Hossein, a Moroccan father whose 7-year-old son and 14-year-old twin girls were all born with a spinal cord issue that has left them with physical and learning impairments, knows this situation only too well. He says he has repeatedly tried—and failed—to get his children some education in his remote hometown of M’Hamid, in southeastern Morocco.

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“The authorities and the associations always promise me that they will help my children, but it’s all lies,” he said. “No one helps me except some members of my family and my neighbors. Our big problem is the fake authorities and associations—they just want to use my children to get money.” The money goes in the officials’ pockets, he says, and not to educating his children.

Still, there are bright spots in the region, the report notes: In Saudi Arabia, contact with children with intellectual disabilities in an inclusive school resulted in positive student attitudes toward the disabled children.

“I would say, overall, the Arab world and Sub-Saharan Africa are very negative toward the LGBT community, and not very tolerant.”

Jamil Salmi   An author and higher-education expert formerly with the World Bank

Gender Matters

Across the region, some laws and policies permitting child marriage wind up excluding girls from school, the report notes. For example, Somalia, Saudi Arabia and Yemen don’t set a minimum age for marriage, while in Sudan, girls can marry at the age of 10. Once a girl is married, it’s rare she goes to school, as she is expected to stay home and take care of her husband.

Also, some countries like Mauritania lack separate toilets for girls in schools, a key factor in attendance rates for girls who have begun menstruating. In Jordan, only 36 percent of schools provide effective sanitation facilities.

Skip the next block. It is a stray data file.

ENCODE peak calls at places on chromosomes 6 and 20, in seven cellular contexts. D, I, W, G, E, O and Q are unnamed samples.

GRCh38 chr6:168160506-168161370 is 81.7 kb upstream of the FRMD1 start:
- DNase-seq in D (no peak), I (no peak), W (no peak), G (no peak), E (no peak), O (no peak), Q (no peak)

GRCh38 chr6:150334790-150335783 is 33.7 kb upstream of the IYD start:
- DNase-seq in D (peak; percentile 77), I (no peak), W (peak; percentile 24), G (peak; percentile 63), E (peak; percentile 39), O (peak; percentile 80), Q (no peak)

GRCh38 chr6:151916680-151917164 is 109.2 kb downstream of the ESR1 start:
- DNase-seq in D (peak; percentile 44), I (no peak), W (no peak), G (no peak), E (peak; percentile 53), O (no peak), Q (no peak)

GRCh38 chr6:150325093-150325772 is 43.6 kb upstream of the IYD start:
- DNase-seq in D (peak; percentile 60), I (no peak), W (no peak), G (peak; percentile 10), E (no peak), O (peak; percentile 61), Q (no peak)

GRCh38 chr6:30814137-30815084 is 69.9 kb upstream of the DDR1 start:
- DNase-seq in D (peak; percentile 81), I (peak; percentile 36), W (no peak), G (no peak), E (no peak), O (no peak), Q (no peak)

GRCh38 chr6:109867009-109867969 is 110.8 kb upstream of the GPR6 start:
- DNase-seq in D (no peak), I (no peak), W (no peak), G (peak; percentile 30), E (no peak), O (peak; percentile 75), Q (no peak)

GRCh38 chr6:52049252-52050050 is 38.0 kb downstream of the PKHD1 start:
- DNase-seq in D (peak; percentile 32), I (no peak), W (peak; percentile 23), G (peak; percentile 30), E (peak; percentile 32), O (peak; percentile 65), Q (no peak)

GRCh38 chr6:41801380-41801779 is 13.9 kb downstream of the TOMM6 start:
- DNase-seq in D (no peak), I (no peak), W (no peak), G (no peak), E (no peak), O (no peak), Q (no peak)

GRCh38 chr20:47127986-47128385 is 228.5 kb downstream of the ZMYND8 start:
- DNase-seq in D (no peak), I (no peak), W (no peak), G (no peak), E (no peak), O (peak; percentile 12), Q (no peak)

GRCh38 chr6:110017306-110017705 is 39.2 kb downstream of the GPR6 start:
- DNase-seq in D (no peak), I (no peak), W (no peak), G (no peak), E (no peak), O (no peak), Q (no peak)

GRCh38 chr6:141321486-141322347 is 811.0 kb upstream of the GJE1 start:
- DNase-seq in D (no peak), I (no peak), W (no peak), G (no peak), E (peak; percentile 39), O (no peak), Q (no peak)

Still, some countries, like Morocco, have made strides in tackling exclusion based on gender: In the early 1990s, Morocco had one of the most uneven tertiary enrollment ratios by gender—three  women for every 10 men attended university. But by 2011, that ratio doubled and six years later, it has reached parity.

Sexual Orientation—A Taboo Topic

Meanwhile, for children or young adults who are gay, the situation is dire. The report found that, in the Arab region, 57 percent of lesbian, gay, bisexual and transgender youth felt unsafe in school. That’s unsurprising, given that about 31 countries have laws and regulations restricting the right to freedom of expression about sexual orientation. While morality codes are common in the region, new laws also criminalize expressions of affirmation or support for homosexuality, the report said.

Jamil Salmi, an author and higher-education expert formerly with the World Bank, says there is no question that inclusion based on sexual orientation has lagged behind advances for females and those with disabilities.

“The general mood is not very positive toward gay people—the trend is not positive, compared to other countries or other regions like Latin America,” he said. “I would say, overall, the Arab world and sub-Saharan Africa are very negative toward the LGBT community, and not very tolerant.”

Larbi Laghfiri contributed to this report from M’Hamid, Morocco.